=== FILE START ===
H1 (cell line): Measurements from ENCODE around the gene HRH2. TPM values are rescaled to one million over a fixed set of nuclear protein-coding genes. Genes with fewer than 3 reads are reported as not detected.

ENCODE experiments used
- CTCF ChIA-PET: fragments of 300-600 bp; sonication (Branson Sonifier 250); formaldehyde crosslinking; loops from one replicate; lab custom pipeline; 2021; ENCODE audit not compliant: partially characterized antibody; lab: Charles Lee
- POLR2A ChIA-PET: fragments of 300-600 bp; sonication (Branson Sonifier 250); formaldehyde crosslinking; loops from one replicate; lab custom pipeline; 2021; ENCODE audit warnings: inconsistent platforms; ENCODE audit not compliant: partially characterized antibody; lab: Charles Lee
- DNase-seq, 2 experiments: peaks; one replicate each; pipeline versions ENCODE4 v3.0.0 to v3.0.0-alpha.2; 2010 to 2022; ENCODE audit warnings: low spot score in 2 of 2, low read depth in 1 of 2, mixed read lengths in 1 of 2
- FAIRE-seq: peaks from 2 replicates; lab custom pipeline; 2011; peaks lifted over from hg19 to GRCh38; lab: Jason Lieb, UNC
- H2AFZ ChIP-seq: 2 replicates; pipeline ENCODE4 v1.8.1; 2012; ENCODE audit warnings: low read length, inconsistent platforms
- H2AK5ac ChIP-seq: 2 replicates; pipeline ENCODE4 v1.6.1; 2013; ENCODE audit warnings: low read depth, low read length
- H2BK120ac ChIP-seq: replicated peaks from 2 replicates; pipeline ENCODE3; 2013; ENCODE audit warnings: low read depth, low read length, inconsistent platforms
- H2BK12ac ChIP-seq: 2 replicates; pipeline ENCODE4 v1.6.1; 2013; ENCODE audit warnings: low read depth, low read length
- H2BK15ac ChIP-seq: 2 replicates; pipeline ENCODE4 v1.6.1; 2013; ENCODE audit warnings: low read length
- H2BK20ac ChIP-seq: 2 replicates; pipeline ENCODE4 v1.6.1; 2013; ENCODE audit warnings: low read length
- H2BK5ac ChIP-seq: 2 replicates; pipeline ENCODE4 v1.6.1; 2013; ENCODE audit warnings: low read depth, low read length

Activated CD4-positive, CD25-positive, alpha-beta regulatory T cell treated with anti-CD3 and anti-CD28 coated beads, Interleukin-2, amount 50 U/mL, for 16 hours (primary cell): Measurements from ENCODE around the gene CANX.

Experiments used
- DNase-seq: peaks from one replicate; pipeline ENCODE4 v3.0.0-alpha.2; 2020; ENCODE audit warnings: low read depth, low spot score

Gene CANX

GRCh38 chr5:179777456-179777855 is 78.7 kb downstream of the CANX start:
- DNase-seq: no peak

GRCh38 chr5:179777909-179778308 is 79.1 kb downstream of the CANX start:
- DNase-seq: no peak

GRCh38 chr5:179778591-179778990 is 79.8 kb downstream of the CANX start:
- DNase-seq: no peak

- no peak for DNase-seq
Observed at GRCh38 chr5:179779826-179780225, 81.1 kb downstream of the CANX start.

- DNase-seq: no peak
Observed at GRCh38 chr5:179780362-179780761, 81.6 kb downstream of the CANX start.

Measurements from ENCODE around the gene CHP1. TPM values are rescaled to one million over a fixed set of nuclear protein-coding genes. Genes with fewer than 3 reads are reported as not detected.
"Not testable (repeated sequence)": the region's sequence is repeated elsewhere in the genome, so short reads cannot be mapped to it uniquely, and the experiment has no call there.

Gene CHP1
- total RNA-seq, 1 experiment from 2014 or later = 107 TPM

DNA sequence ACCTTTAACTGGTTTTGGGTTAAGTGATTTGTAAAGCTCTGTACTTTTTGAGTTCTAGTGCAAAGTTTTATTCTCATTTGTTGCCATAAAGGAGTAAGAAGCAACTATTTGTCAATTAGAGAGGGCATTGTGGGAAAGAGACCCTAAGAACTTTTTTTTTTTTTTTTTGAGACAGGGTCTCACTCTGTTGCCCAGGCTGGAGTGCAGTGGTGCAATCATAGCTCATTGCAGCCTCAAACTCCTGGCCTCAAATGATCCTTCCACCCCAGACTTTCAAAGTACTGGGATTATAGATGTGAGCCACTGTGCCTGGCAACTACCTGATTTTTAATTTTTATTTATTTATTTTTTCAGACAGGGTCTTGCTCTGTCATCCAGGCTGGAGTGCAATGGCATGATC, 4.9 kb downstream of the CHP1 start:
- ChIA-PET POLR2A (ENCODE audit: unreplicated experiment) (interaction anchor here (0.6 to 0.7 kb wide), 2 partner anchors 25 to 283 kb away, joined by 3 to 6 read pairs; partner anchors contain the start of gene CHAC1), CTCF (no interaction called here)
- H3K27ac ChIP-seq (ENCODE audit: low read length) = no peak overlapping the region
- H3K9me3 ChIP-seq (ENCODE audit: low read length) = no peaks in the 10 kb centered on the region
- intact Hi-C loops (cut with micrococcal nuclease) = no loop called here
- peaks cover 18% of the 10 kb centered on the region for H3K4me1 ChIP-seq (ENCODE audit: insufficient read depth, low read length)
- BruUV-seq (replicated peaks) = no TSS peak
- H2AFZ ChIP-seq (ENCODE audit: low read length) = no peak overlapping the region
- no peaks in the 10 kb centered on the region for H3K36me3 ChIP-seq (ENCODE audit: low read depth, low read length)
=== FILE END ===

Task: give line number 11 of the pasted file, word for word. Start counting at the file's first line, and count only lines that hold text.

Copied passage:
- H2BK15ac ChIP-seq: 2 replicates; pipeline ENCODE4 v1.6.1; 2013; ENCODE audit warnings: low read length